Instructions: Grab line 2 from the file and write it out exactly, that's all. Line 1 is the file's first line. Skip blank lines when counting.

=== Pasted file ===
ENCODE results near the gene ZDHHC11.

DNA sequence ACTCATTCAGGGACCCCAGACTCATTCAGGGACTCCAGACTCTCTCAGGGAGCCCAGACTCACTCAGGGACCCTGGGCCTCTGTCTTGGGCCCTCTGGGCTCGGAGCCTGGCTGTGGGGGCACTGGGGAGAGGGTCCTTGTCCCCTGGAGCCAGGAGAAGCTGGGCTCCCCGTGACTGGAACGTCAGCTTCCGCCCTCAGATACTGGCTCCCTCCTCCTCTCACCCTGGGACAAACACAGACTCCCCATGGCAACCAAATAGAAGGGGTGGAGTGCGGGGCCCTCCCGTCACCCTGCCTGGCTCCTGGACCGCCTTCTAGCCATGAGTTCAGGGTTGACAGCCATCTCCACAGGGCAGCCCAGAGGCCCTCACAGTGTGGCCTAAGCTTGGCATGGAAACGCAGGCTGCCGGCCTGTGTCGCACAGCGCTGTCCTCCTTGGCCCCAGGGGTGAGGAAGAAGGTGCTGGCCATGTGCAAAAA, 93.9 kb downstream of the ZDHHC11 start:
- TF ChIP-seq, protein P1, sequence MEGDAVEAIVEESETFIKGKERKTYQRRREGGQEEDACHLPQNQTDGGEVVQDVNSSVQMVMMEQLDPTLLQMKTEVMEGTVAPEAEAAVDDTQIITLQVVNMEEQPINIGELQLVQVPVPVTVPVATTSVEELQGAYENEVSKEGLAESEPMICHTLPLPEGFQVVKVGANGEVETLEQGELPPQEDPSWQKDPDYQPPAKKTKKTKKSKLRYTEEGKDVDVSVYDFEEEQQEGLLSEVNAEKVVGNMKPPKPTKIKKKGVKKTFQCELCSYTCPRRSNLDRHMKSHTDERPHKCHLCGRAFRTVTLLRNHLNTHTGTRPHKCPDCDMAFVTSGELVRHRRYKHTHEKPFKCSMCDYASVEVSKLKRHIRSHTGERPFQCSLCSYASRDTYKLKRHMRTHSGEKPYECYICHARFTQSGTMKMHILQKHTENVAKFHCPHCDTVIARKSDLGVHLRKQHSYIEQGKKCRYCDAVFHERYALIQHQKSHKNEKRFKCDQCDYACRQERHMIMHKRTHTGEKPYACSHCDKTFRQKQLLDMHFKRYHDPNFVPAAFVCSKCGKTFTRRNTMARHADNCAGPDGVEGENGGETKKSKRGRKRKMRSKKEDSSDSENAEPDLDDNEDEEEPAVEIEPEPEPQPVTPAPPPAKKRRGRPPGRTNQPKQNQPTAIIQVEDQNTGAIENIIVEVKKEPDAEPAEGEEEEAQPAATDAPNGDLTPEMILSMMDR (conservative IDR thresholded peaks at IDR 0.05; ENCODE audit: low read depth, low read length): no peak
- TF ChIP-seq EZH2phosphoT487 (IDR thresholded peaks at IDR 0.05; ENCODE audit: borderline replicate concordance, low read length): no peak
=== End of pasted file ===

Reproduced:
DNA sequence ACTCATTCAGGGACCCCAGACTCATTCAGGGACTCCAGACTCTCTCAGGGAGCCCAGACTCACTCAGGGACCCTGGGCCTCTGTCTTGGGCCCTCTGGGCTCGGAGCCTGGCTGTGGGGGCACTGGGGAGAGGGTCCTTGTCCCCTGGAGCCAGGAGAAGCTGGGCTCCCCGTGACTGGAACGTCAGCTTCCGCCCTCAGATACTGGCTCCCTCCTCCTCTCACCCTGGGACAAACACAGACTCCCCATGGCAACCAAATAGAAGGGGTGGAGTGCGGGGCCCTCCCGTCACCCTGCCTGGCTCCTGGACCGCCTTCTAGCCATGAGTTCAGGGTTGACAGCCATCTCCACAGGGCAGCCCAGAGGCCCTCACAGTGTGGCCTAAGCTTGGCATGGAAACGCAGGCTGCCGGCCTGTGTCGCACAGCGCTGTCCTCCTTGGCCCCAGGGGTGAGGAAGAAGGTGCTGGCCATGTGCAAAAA, 93.9 kb downstream of the ZDHHC11 start: